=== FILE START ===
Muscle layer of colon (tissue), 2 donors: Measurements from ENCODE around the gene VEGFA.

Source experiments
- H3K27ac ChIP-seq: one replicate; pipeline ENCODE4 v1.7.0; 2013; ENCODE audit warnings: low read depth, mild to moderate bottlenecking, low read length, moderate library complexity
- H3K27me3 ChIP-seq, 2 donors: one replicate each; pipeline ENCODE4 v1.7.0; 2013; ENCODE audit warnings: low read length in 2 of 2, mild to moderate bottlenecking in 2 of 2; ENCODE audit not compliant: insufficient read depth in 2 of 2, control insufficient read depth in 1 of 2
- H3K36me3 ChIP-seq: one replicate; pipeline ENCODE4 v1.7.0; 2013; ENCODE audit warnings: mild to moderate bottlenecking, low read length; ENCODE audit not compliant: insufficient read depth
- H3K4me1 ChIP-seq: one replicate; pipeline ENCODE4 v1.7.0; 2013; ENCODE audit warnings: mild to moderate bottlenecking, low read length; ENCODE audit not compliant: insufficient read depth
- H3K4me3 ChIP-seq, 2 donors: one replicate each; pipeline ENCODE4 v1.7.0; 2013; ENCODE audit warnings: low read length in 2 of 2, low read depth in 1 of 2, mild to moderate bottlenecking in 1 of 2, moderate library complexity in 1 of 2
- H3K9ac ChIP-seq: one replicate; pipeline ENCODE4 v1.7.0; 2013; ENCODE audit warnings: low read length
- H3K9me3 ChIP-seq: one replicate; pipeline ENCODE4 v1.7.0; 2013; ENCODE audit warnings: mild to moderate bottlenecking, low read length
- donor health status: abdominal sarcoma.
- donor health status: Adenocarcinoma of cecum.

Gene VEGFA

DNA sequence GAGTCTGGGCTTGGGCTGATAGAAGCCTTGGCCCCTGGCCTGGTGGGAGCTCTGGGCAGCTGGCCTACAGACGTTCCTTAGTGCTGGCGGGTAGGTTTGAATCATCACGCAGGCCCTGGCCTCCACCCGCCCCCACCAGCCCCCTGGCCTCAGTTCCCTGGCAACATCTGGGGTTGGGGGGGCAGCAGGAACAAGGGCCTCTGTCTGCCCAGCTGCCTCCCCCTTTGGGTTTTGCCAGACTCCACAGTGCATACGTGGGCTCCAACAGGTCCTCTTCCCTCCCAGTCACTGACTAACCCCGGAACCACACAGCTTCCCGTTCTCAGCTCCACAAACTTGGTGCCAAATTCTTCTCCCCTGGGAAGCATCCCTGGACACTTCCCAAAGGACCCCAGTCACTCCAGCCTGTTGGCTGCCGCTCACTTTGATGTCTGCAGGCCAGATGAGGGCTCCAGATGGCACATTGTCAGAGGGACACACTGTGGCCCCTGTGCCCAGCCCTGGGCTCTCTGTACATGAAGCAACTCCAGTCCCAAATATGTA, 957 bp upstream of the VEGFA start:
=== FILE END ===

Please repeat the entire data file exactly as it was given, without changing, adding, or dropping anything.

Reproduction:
Muscle layer of colon (tissue), 2 donors: Measurements from ENCODE around the gene VEGFA.

Source experiments
- H3K27ac ChIP-seq: one replicate; pipeline ENCODE4 v1.7.0; 2013; ENCODE audit warnings: low read depth, mild to moderate bottlenecking, low read length, moderate library complexity
- H3K27me3 ChIP-seq, 2 donors: one replicate each; pipeline ENCODE4 v1.7.0; 2013; ENCODE audit warnings: low read length in 2 of 2, mild to moderate bottlenecking in 2 of 2; ENCODE audit not compliant: insufficient read depth in 2 of 2, control insufficient read depth in 1 of 2
- H3K36me3 ChIP-seq: one replicate; pipeline ENCODE4 v1.7.0; 2013; ENCODE audit warnings: mild to moderate bottlenecking, low read length; ENCODE audit not compliant: insufficient read depth
- H3K4me1 ChIP-seq: one replicate; pipeline ENCODE4 v1.7.0; 2013; ENCODE audit warnings: mild to moderate bottlenecking, low read length; ENCODE audit not compliant: insufficient read depth
- H3K4me3 ChIP-seq, 2 donors: one replicate each; pipeline ENCODE4 v1.7.0; 2013; ENCODE audit warnings: low read length in 2 of 2, low read depth in 1 of 2, mild to moderate bottlenecking in 1 of 2, moderate library complexity in 1 of 2
- H3K9ac ChIP-seq: one replicate; pipeline ENCODE4 v1.7.0; 2013; ENCODE audit warnings: low read length
- H3K9me3 ChIP-seq: one replicate; pipeline ENCODE4 v1.7.0; 2013; ENCODE audit warnings: mild to moderate bottlenecking, low read length
- donor health status: abdominal sarcoma.
- donor health status: Adenocarcinoma of cecum.

Gene VEGFA

DNA sequence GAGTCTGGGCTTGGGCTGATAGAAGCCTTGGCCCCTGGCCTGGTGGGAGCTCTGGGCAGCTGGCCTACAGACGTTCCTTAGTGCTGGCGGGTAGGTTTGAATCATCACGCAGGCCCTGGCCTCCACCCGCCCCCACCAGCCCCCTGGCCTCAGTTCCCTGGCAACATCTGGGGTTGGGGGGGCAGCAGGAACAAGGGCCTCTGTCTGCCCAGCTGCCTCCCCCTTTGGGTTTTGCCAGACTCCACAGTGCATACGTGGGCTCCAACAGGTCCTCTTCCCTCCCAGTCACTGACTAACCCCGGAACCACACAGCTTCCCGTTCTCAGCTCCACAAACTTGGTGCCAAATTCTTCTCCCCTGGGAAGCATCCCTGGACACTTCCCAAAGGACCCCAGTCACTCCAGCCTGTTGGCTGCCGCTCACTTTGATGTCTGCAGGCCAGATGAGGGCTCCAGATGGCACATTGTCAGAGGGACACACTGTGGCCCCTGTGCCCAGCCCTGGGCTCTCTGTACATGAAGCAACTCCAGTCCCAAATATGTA, 957 bp upstream of the VEGFA start: